Restaurants are reopening in Texas but with major changes that offer a preview of what it's going to be like to dine out after the coronavirus crisis.
At Coltivare, an Italian restaurant in Houston, all the tables were moved outdoors and covered with easily replaceable brown butcher paper instead of pristine white table cloths. Gone were the standard salt and pepper shakers and cloth napkins. In their place were bottles of hand sanitizer and utensils in vacuum-sealed packaging.
According to NBC News, Coltivare's owner and chef Ryan Pena researched safety precautions that Hong Kong restaurants used following the SARS outbreak in 2003. The directives suggested by the International Journal of Hospitality Management included:
All staff, regardless of their position, must wear protective surgical masks.
A "hygiene" ambassador should greet customers and offer antibacterial wipes. A disco in Hong Kong hired "Nurse Betty," an attractive waitress who checked the temperatures of customers at the door.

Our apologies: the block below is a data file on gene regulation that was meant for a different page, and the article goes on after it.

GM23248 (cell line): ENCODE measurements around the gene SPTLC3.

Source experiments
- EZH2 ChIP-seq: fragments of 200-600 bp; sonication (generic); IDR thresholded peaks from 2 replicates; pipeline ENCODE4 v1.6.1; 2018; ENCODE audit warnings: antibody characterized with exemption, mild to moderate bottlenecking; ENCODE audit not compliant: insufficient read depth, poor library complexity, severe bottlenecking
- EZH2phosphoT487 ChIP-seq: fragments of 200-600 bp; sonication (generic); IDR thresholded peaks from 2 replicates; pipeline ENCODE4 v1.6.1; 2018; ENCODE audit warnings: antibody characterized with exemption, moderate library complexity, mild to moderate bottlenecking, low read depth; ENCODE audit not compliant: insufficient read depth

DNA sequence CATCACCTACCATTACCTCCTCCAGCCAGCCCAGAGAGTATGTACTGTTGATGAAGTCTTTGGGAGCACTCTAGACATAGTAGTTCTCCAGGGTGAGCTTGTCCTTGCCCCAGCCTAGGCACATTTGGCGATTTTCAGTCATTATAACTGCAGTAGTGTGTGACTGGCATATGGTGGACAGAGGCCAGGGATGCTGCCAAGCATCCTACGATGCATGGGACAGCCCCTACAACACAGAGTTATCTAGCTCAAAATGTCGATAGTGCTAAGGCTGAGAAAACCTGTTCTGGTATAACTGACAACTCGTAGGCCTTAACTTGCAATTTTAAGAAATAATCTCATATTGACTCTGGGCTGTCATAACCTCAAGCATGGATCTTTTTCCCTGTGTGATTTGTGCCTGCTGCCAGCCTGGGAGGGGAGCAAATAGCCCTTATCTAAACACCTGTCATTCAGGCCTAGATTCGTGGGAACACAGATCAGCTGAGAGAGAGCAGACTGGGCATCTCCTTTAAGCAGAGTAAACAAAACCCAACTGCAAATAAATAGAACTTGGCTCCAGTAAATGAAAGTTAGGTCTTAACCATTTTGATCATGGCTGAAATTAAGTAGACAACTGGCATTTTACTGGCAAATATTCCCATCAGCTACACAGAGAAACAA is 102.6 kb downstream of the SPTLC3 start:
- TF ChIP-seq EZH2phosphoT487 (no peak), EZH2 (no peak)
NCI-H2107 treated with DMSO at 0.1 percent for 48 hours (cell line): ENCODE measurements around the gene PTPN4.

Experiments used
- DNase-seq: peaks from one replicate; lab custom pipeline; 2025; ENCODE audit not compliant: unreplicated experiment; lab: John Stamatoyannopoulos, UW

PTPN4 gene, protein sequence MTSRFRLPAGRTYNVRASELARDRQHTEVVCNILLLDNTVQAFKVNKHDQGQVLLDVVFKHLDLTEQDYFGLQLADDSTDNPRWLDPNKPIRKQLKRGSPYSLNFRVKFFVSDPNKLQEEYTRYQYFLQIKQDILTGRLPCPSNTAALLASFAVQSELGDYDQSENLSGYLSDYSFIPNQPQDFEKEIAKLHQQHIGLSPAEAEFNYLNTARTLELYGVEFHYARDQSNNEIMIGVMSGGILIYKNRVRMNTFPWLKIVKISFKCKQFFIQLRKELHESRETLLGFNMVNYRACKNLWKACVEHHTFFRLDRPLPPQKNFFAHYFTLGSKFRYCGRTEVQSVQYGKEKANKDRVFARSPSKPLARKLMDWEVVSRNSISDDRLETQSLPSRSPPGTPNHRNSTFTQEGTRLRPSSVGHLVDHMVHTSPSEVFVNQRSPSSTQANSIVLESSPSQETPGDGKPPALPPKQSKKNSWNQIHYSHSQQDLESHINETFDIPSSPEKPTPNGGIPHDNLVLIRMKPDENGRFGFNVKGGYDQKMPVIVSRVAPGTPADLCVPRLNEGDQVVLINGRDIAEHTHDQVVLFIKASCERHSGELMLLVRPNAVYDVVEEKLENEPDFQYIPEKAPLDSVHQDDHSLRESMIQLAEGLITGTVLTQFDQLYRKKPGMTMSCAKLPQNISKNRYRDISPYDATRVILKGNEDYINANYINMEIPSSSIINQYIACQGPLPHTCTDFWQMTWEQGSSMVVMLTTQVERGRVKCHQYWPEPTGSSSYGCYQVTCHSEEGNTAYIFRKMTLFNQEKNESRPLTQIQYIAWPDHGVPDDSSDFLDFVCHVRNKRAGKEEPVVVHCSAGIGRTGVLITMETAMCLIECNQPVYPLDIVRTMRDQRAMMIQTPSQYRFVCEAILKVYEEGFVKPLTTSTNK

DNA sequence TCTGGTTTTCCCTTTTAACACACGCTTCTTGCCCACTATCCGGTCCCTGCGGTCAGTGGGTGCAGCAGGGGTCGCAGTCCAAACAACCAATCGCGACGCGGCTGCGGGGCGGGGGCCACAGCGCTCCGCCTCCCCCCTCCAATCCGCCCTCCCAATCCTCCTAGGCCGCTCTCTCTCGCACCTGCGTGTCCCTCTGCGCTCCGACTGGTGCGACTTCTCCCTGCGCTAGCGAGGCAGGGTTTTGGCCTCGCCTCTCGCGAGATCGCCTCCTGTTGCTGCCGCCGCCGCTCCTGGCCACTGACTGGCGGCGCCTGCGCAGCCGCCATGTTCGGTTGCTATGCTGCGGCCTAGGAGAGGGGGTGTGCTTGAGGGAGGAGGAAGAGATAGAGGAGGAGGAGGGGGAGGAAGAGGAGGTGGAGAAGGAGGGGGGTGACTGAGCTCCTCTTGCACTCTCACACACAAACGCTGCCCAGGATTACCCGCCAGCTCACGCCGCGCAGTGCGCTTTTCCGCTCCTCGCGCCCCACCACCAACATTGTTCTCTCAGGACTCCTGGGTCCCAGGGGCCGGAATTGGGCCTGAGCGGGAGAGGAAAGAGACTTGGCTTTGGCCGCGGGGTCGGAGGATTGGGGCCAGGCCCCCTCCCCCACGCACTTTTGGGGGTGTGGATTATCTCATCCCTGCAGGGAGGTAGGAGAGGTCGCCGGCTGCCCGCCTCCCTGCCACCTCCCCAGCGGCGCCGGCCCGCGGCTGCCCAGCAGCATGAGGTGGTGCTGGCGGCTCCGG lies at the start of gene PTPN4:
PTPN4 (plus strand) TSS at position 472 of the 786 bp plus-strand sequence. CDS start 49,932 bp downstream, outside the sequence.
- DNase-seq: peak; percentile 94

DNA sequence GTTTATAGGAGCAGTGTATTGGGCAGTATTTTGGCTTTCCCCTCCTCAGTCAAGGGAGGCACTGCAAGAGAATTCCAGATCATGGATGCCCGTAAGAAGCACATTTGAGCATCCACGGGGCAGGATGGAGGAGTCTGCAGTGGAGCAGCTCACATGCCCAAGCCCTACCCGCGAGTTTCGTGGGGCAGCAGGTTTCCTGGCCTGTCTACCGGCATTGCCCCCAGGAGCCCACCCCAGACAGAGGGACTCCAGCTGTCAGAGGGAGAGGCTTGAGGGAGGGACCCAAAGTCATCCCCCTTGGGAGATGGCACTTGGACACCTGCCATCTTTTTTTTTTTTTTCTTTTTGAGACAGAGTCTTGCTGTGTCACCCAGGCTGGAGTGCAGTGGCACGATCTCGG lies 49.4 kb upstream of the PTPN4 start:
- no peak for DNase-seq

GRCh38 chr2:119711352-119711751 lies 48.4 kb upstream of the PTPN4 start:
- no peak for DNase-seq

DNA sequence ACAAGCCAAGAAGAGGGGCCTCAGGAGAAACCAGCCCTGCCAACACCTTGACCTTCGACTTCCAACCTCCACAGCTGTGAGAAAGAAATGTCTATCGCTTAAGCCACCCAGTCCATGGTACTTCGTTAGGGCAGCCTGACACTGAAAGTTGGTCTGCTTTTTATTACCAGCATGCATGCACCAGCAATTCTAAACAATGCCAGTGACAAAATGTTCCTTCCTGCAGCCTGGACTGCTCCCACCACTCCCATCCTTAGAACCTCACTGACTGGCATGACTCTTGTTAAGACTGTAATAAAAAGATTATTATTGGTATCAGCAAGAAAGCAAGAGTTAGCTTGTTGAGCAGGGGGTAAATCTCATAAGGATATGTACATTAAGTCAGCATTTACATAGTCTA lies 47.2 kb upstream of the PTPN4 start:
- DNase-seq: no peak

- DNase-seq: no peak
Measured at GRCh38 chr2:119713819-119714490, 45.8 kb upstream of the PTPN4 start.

Restaurants must disinfect the premises several times daily and utensils should be sterilized to eradicate the virus.
At Coltivare, Pena had the waitstaff wear cloth masks and gloves to greet diners while taking the entire order at once to reduce social interaction. When diners finished their meal, they placed their dirty dishes onto a tableside cart so that servers didn't have to lean over a table to collect them. Those wishing to use the restroom were accompanied by a staff member to double check that the facilities were empty and sanitized.
The standard rules of safety still apply. Always maintain social distancing and try to frequent restaurants during non-peak hours, says Eater. Frequent hand washing and using touchless forms of payment are also recommended.
While these measures help build customer confidence in the safety of eating out, some experts warn that it's still risky, especially in areas where the number of new cases continues to climb.
"Eating out and interacting with society is not a risk-free scenario right now," Elizabeth Carlton, a professor at the Colorado School of Public Health, told NBC. "If you are in the older population or otherwise high-risk, you should proceed with caution."
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